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As fireworks sales boom, complaints are skyrocketing

Fireworks are booming all across the country, all throughout the night, keeping Americans awake and jolting them to attention with loud cracks from the sky.

In southeastern Connecticut, as the popularity of at-home fireworks displays has exploded, calls to police have skyrocketed.

The New London Police Department has seen a 594% increase in fireworks complaints. The City of Groton has seen an 320% increase. State Police have seen a “definite uptick” across Connecticut. 

And it isn’t just happening here. 

In Boston, Mayor Marty Walsh announced a staggering increase in the number of complaints about fireworks to Boston Police - a 2,300%increase compared to last year. The Chicago Tribune reported on June 23 that fireworks-related 911 calls in Chicago were up 736% this year compared to this time last year.

On June 19, The New York Times reported that in the first half of June, the city received 1,737 fireworks complaints, 80 times as many as the same period last year.

New London Police Capt. Brian Wright said that in June the department cataloged 132 calls about fireworks - an average of at least four per night. That represents a 952% increase from this time last year, when there were just 19 complaints.

In actuality, the number of complaints is probably closer to 200 because when multiple callers complain about noise in the same area, the department often combines the complaints, Wright said.

“It’s off the charts,” he said.

The City of Groton Police Department has received 21 calls this year, up 5 from June 2019. The Town of Groton Police Department has received 11 fireworks complaints since February, with seven in June. The department did not provide figures for last year. Lt. James Bee said oftentimes police are unable to track down where the fireworks are coming from or who is shooting them off.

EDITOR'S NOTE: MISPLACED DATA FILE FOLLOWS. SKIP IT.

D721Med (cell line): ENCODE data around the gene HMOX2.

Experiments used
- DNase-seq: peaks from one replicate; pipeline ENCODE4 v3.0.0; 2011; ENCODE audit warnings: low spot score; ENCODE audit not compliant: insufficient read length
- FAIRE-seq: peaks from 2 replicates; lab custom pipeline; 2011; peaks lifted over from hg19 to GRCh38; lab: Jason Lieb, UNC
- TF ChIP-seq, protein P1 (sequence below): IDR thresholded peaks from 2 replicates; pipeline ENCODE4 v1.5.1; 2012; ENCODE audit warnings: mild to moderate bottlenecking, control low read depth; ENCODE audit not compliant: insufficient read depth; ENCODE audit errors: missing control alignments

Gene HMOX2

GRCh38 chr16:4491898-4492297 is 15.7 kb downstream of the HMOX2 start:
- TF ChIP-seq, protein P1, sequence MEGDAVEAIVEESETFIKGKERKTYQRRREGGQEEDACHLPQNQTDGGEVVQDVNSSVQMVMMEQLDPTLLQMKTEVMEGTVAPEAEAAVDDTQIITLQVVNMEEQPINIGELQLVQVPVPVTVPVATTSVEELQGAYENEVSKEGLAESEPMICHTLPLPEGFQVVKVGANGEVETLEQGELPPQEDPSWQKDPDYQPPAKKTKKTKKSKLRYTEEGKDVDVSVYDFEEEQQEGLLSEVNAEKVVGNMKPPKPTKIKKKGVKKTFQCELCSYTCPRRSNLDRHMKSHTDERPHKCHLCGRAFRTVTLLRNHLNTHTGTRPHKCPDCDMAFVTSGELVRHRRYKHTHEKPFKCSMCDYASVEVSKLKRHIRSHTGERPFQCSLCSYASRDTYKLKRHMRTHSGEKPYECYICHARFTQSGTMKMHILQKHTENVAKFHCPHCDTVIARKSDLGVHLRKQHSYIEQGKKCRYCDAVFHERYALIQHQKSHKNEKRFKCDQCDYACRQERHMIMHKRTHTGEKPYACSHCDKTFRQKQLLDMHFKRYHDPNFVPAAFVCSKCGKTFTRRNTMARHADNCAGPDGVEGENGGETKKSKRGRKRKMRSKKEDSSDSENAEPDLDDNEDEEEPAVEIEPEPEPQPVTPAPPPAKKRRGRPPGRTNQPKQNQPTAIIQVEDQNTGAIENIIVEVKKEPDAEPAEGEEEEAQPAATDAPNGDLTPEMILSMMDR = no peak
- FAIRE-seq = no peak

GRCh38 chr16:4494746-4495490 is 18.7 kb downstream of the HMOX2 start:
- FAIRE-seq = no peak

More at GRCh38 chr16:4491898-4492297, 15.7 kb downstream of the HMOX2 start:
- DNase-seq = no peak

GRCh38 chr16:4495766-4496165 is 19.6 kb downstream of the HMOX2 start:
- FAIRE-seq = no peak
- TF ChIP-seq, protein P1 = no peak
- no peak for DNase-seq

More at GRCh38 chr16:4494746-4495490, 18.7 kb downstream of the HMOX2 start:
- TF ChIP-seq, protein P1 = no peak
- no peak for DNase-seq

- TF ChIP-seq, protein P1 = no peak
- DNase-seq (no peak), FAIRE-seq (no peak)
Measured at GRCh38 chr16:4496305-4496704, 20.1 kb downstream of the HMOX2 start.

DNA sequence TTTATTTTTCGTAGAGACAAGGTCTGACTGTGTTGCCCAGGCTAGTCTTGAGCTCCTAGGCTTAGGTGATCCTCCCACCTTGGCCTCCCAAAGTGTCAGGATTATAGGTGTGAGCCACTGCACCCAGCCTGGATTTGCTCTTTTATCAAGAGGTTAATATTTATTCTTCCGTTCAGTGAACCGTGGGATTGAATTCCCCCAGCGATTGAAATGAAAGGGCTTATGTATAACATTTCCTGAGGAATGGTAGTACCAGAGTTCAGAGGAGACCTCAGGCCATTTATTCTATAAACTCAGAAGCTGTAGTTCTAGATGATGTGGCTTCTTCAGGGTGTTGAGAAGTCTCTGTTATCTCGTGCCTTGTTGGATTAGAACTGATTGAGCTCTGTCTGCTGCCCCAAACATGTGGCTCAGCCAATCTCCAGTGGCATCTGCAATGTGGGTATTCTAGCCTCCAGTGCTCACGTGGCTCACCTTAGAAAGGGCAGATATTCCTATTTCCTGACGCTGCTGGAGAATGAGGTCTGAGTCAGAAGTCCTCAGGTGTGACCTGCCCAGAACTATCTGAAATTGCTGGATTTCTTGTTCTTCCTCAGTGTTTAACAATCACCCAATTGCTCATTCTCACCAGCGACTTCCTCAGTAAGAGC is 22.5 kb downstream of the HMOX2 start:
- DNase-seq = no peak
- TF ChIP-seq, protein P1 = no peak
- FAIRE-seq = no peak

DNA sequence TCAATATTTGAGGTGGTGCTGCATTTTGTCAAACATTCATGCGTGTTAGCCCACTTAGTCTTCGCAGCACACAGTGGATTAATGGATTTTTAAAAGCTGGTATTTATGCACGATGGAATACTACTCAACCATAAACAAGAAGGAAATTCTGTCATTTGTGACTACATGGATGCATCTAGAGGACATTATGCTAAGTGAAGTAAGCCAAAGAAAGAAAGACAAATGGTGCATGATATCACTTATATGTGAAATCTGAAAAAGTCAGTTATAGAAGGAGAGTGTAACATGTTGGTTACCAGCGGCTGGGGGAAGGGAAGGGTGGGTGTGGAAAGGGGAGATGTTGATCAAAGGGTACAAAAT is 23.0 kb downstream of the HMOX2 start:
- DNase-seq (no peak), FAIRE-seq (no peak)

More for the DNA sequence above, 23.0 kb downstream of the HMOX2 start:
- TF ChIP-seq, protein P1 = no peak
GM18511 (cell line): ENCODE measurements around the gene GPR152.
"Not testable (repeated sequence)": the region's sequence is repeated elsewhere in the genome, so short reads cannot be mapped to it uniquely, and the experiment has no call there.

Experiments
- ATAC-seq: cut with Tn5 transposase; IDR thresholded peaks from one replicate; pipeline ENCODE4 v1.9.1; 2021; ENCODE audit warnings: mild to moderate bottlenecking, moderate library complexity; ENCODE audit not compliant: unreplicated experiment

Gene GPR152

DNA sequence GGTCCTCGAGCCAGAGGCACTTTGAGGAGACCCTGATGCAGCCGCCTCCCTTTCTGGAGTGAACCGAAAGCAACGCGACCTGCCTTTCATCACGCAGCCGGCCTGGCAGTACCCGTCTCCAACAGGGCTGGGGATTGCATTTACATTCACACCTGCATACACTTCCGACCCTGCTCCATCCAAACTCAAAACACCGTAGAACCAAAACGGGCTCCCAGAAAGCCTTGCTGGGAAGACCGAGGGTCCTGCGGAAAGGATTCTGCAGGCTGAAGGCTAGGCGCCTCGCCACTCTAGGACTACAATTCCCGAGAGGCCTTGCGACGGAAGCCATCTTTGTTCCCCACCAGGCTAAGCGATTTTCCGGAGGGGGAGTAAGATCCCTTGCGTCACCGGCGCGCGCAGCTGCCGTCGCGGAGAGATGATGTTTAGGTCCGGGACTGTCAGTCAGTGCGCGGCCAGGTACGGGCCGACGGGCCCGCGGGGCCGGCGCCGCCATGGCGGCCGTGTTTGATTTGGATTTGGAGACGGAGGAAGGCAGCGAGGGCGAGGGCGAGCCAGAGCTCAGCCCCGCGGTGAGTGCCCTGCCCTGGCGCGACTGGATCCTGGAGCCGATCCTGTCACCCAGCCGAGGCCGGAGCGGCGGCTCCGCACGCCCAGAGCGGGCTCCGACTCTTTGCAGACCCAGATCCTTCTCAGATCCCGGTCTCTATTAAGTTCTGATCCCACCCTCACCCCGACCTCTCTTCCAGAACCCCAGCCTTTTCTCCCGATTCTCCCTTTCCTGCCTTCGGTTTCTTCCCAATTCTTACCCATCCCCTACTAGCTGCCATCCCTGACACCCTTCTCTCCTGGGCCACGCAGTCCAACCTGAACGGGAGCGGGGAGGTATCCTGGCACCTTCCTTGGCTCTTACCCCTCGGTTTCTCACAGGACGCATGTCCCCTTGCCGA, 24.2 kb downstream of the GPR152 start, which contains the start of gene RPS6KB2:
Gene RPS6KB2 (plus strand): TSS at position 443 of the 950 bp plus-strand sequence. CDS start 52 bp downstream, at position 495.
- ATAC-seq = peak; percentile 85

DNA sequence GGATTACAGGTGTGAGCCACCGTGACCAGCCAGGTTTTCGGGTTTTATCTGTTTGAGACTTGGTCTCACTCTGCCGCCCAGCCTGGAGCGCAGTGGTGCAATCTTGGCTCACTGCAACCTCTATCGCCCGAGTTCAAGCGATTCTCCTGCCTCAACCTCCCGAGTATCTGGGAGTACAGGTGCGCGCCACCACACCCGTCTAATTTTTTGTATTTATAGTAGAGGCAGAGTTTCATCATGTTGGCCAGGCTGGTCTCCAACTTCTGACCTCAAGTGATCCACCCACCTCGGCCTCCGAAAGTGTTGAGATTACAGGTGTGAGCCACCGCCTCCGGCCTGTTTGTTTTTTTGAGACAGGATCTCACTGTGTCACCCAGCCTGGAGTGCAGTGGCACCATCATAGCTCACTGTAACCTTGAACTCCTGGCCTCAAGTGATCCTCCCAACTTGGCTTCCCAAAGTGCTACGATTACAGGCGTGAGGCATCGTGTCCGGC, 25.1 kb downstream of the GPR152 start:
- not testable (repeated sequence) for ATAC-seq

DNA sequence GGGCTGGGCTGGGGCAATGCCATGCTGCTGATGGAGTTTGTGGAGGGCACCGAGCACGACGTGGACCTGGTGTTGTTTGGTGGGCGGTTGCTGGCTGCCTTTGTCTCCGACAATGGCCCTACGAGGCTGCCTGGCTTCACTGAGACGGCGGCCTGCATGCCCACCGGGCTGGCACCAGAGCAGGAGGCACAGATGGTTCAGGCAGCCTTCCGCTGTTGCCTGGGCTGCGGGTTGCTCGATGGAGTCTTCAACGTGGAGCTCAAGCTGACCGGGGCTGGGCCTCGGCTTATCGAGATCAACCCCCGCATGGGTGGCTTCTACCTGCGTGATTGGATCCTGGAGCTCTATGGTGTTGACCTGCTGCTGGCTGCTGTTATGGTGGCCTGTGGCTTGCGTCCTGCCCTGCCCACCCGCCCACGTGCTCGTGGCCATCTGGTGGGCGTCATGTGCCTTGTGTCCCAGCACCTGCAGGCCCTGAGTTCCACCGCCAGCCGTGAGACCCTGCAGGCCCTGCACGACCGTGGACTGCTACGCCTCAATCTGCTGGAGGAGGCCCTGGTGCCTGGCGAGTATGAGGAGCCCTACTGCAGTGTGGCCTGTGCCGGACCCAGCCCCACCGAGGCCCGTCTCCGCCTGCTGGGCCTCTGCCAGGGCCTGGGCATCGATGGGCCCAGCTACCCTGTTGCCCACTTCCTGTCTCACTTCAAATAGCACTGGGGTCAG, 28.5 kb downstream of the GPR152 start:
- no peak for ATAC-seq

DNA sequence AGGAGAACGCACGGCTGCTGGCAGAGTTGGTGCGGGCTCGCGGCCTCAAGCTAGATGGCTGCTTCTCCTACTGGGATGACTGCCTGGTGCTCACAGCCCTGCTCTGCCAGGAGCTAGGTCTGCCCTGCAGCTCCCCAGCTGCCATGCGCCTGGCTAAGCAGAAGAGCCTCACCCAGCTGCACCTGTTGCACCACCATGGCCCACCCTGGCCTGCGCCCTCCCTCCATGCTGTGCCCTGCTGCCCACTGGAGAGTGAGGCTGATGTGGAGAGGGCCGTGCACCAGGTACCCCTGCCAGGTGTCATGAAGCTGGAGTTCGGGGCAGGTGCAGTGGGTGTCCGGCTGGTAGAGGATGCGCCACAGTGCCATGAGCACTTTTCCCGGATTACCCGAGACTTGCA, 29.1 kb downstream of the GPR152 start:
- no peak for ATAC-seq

In Norwich, Police Chief Pat Daley said there’s been “a definite uptick” in fireworks complaints. East Lyme Police Chief Mike Finkelstein said police received six fireworks complaints this June - with most coming from Niantic - compared to two last year. Stonington police had four complaints last June and five this year.

Detective Paul G. Makuc of the Connecticut State Police Fire & Explosion Investigation Unit, said his phone has been ringing non-stop since the end of May. Makuc, who is responsible for licensing for fireworks displays statewide, said that the increase in at-home fireworks wasn’t a shock to him.

He said he anticipated backyard fireworks were going to be a problem given the coronavirus pandemic, which led to the cancellation of many fireworks displays. The lack of professional displays combined with a shortage of entertainment while most sports and concerts remain canceled and amusement parks are closed, was a recipe for an increase in fireworks, he said. 

“I thought, ‘this is going to really prompt people to go out and purchase their own illegal fireworks and do them on their own,’” he said. “I anticipated that there would be an increase in the use and these complaints.”

And he was right. 

Makuc said that state police haven’t been able to locate the source of illegal fireworks, but knows that people tend to travel to New Hampshire and Pennsylvania to purchase them. The department is actively working on tracking down those setting them off and those selling them, he said.